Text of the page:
Immunotherapy of Uveal Melanoma: Vaccination Against Cancer.
Methods in molecular biology, January 2017
Mirko Kummer, Beatrice Schuler-Thurner
Thomas Kramps, Knut Elbers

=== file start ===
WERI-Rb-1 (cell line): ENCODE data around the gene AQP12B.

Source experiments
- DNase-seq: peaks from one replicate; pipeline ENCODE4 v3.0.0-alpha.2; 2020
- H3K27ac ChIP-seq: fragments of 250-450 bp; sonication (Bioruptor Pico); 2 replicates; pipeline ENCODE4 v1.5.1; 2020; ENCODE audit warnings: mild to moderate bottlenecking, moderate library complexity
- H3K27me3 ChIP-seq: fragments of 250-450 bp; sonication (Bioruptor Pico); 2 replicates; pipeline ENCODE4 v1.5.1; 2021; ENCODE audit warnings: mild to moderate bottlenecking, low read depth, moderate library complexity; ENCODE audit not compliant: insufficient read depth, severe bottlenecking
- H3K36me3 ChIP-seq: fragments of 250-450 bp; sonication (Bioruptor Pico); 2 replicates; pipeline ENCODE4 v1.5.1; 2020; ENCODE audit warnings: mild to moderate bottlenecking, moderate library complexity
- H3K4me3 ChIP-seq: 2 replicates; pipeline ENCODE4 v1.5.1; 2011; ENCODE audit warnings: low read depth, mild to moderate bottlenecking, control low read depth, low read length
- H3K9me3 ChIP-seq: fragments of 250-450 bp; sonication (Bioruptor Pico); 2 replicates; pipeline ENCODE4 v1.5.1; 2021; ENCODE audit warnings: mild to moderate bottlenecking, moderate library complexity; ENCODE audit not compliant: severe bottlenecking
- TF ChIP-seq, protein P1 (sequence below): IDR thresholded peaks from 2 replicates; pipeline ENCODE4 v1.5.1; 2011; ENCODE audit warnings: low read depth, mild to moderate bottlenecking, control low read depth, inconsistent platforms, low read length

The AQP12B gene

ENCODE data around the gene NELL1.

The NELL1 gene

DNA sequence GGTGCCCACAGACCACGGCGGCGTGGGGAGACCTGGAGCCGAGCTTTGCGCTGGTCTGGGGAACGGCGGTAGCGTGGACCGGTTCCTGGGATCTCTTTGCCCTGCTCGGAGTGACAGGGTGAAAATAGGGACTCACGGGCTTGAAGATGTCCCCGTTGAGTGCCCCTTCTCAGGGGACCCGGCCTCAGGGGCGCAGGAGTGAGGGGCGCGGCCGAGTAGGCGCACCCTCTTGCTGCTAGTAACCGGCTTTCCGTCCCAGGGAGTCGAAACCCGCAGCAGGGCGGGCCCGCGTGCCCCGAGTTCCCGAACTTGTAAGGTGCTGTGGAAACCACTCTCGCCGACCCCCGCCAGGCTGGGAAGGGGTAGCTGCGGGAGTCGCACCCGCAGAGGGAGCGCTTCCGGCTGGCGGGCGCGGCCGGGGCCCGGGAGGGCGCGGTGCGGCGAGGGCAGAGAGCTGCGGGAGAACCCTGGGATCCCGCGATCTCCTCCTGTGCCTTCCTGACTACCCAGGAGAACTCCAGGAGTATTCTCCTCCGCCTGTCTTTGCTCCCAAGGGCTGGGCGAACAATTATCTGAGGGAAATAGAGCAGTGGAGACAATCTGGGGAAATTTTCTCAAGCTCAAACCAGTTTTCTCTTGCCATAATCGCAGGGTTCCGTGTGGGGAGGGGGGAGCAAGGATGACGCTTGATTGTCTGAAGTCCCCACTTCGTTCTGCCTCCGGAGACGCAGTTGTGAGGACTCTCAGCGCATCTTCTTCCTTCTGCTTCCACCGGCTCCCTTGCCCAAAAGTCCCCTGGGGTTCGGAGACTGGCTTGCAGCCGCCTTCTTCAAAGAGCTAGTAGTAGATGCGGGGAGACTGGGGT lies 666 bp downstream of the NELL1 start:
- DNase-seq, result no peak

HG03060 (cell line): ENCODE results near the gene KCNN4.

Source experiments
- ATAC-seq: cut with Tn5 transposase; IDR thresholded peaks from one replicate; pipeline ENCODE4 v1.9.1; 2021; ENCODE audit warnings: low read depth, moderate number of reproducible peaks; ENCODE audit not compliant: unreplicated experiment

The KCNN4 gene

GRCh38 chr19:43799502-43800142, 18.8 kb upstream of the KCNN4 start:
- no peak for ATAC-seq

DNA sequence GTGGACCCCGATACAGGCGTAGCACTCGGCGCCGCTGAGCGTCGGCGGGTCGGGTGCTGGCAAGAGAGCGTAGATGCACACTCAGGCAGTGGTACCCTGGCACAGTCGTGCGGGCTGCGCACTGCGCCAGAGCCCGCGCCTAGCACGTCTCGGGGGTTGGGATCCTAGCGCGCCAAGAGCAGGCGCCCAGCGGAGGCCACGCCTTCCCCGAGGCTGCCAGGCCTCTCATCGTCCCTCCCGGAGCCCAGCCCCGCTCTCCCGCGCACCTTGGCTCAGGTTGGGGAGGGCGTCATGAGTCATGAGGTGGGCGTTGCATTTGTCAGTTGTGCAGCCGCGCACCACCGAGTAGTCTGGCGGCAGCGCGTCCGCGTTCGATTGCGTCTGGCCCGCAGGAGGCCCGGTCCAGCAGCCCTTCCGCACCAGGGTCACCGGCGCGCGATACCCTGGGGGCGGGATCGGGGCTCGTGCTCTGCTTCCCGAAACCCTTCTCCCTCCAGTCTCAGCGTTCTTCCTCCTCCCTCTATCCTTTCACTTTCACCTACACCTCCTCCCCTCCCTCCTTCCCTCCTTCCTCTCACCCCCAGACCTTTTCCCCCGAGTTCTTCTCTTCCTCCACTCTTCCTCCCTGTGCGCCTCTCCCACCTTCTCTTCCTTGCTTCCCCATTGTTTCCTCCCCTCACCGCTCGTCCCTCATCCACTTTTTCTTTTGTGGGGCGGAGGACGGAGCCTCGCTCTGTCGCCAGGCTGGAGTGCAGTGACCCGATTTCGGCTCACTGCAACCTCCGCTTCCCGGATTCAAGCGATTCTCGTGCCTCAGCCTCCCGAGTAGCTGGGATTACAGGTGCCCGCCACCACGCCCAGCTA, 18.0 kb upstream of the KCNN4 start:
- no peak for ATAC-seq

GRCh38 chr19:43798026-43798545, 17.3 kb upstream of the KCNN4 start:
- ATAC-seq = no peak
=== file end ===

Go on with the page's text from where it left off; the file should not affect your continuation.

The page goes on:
Uveal melanoma is the most frequently occurring primary intraocular tumor in adults, with an incidence of about 5 out of 100,000 per year, the incidence rising with increasing age (Lipski, Klin Monbl Augenheilkd 230:1005-1019, 2013; Metz et al., Klin Monbl Augenheilkd 230:686-691, 2013; Singh and Topham, Ophthalmology 110:956-961, 2003). Often diagnosed late due to a lack of early symptoms, this kind of melanoma is associated with a poor prognosis. Approximately 50 % of the patients develop distant metastases (Lipski, Klin Monbl Augenheilkd 230:1005-1019, 2013; Metz et al., Klin Monbl Augenheilkd 230:686-691, 2013; Singh and Topham, Ophthalmology 110:956-961, 2003). In sharp contrast to cutaneous melanoma, uveal melanoma shows a strong liver tropism and spreads exclusively via the hematogenous route (except for tumors with extraocular expansion) (Heindl et al., Arch Ophthalmol 128:1001-1008, 2010). The most likely reason for this observation is the lack of lymphatic vessels in the choroid and alymphatic barrier of the sclera (Schlereth et al., Exp Eye Res 125:203-209, 2014; Schroedl et al., Invest Ophthalmol Vis Sci 49:5222-5229, 2008). Due to its location in the immune-privileged eye, the uveal melanoma is widely protected from the immune system. Therefore, the goal of the approach presented here, of a "personalized vaccination therapy" is to help the immune system recognize and fight the tumor.
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